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Publication numberUS4951656 A
Publication typeGrant
Application numberUS 07/269,118
Publication dateAug 28, 1990
Filing dateNov 9, 1988
Priority dateNov 9, 1988
Fee statusLapsed
Also published asCA2000291A1
Publication number07269118, 269118, US 4951656 A, US 4951656A, US-A-4951656, US4951656 A, US4951656A
InventorsRobert J. Gorka, Ervin R. Dan
Original AssigneePolysar Financial Services S.A.
Export CitationBiBTeX, EndNote, RefMan
External Links: USPTO, USPTO Assignment, Espacenet
Orthopaedic structures from polymeric materials
US 4951656 A
Abstract
Orthopaedic structures, and processes for making the same, are provided in which the orthopaedic structure comprises a polymeric material which contains a block copolymer having grafted to it styrene, an alkyl acrylate and optionally methyl methacrylate. The orthopaedic structures are substantially transparent, formable and reformable at temperatures of about 45 to about 65 C. and are essentially rigid at ambient temperatures.
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Claims(4)
What is claimed is:
1. A method of producing an orthopaedic structure which is substantially transparent, formable and reformable at temperatures of from about 45 to about 65 C., essentially rigid at ambient temperatures of below about 30 C. and which has a desirable balance of strength properties, which method comprises:
(a) providing a sheet of polymeric material,
(b) heating said sheet to a temperature of from about 45 to about 65 C.,
(c) shaping said heated sheet to form the orthopaedic structure about the desired part of the body, and
(d) allowing the so-shaped orthopaedic structure to cool to below about 30 C.,
wherein said polymeric material comprises as the essential components, all parts being parts by weight, (A) from about 55 to 70 parts of styrene, (B) from 0 to about 10 parts of methyl methacrylate, (C) from about 15 to about 40 parts of a C2 -C8 alkyl acrylate and (D) from about 2 to about 15 parts of one or more block copolymer selected from the group consisting of styrene-butadiene, styrene-butadiene-styrene and styrene-isoprene block copolymers having a weight average molecular weight of not less than about 75,000 and a styrene content of about 20 to about 50 weight per cent, for a total of 100 parts, said polymeric material being produced by the polymerization of A, B and C in the presence of D to produce a polymeric material containing said block copolymer having grafted thereto at least a portion of A,B, and C.
2. A method of producing an orthopaedic structure which is substantially transparent, formable and reformable at temperatures of from about 45 to about 65 C., essentially rigid at ambient temperatures of below about 30 C. and which has a desirable balance of strength properties, which method comprises:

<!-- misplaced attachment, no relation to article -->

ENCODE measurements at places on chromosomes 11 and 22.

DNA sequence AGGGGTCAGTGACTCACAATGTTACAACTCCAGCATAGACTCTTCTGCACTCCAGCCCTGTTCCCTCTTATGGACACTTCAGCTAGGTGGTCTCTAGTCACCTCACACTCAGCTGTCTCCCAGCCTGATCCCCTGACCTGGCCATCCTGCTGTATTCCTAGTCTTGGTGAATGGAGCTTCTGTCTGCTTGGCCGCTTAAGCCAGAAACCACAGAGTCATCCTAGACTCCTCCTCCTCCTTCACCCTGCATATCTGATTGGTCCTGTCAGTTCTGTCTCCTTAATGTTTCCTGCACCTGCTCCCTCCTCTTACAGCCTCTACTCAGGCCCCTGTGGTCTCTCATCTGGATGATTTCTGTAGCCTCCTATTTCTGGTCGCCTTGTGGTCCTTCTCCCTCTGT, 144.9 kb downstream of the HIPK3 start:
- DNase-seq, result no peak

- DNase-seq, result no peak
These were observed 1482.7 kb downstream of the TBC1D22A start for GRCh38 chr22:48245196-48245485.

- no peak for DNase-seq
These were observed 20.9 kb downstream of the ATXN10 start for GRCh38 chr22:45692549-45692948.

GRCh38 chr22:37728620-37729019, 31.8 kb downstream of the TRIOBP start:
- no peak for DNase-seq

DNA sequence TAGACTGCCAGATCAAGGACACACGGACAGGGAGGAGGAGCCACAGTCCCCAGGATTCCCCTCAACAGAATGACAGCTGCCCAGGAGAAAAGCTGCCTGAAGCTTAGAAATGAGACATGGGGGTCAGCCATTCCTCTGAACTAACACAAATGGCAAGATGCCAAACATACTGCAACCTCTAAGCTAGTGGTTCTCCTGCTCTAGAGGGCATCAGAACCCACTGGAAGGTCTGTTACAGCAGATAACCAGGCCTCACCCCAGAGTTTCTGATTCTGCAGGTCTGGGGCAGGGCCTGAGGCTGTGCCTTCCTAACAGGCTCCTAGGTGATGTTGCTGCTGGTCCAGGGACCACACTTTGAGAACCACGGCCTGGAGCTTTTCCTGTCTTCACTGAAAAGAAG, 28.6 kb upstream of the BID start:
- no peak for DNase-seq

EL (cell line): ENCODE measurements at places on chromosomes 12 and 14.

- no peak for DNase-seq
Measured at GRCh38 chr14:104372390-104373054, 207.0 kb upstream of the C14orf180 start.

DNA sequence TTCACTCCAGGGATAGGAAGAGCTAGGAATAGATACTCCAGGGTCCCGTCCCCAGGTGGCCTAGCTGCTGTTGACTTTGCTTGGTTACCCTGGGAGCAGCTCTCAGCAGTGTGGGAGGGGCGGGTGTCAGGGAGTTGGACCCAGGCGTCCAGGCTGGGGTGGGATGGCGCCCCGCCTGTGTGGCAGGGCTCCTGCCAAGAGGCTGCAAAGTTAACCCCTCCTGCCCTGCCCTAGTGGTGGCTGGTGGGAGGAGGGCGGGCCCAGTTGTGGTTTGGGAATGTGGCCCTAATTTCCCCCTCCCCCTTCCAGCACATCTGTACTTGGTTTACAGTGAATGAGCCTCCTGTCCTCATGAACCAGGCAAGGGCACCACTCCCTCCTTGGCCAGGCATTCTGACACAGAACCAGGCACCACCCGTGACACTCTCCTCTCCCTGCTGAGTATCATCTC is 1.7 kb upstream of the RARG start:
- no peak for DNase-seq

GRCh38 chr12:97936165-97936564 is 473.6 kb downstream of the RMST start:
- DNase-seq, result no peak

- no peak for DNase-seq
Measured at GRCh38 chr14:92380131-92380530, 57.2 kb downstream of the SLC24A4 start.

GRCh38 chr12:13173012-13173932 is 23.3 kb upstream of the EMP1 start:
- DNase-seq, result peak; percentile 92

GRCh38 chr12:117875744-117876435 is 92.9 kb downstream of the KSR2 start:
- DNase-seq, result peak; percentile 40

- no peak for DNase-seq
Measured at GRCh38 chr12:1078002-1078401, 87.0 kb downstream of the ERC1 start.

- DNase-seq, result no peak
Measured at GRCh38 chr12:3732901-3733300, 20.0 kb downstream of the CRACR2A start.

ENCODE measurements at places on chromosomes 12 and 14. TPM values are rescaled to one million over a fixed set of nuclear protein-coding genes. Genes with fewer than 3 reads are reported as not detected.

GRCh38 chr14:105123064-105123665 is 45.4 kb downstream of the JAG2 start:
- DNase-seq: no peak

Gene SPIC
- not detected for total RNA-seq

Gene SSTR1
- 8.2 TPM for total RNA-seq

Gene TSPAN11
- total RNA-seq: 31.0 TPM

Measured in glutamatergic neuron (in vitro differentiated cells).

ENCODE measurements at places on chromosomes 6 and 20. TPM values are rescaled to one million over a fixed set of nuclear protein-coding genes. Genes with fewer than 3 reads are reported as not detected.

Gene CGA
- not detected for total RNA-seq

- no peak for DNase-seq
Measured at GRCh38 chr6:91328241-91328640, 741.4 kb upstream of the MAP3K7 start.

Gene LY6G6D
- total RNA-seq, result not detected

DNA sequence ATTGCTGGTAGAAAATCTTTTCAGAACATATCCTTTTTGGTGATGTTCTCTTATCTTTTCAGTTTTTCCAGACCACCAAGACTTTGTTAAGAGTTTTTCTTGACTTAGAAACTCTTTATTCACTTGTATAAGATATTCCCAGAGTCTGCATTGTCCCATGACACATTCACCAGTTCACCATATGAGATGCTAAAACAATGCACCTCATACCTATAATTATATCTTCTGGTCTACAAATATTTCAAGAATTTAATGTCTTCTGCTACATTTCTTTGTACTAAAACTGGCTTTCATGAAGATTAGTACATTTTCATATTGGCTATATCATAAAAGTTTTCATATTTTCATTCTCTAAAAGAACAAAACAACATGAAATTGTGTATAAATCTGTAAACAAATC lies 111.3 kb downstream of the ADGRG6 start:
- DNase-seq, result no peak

(a) providing a polymeric material in the shape of an orthopaedic pre-form of standard shape and size,
(b) heating said pre-form to a temperature of from about 45 to about 65 C.,
(c) fitting said heated pre-form about the desired part of the body,
(d) adjusting said heated pre-form to the desired shape about the desired part of the body,
(e) optionally removing surplus polymeric material from said shaped pre-form, and
(f) allowing the shaped pre-form to cool to below about 30 C.,
wherein said polymeric material comprises as the essential components, all parts being parts by weight, (A) from about 55 to about 70 parts of styrene, (B) from 0 to about 10 parts of methyl methacrylate, (C) from about 15 to about 40 parts of C2 -C8 alkyl acrylate and (D) from about 2 to about 15 parts of one or more block copolymer selected from the group consisting of styrene-butadiene, styrene-butadiene-styrene and styrene-isoprene block copolymers having a weight average molecular weight of not less than about 75,000 and a styrene content of about 20 to about 50 weight per cent, for a total of 100 parts, said polymeric material being produced by the polymerization of A, B and C in the presence of D to produce a polymeric material containing said block copolymer having grafted thereto at least a portion of A, B, and C.
3. The method of claim 2 wherein the pre-form is shaped to totally enclose the desired part of the body.
4. The method of claim 2 wherein the pre-form is shaped to partially enclose the desired part of the body and is held in place by a suitable strap or bandage.
Description
BACKGROUND OF THE INVENTION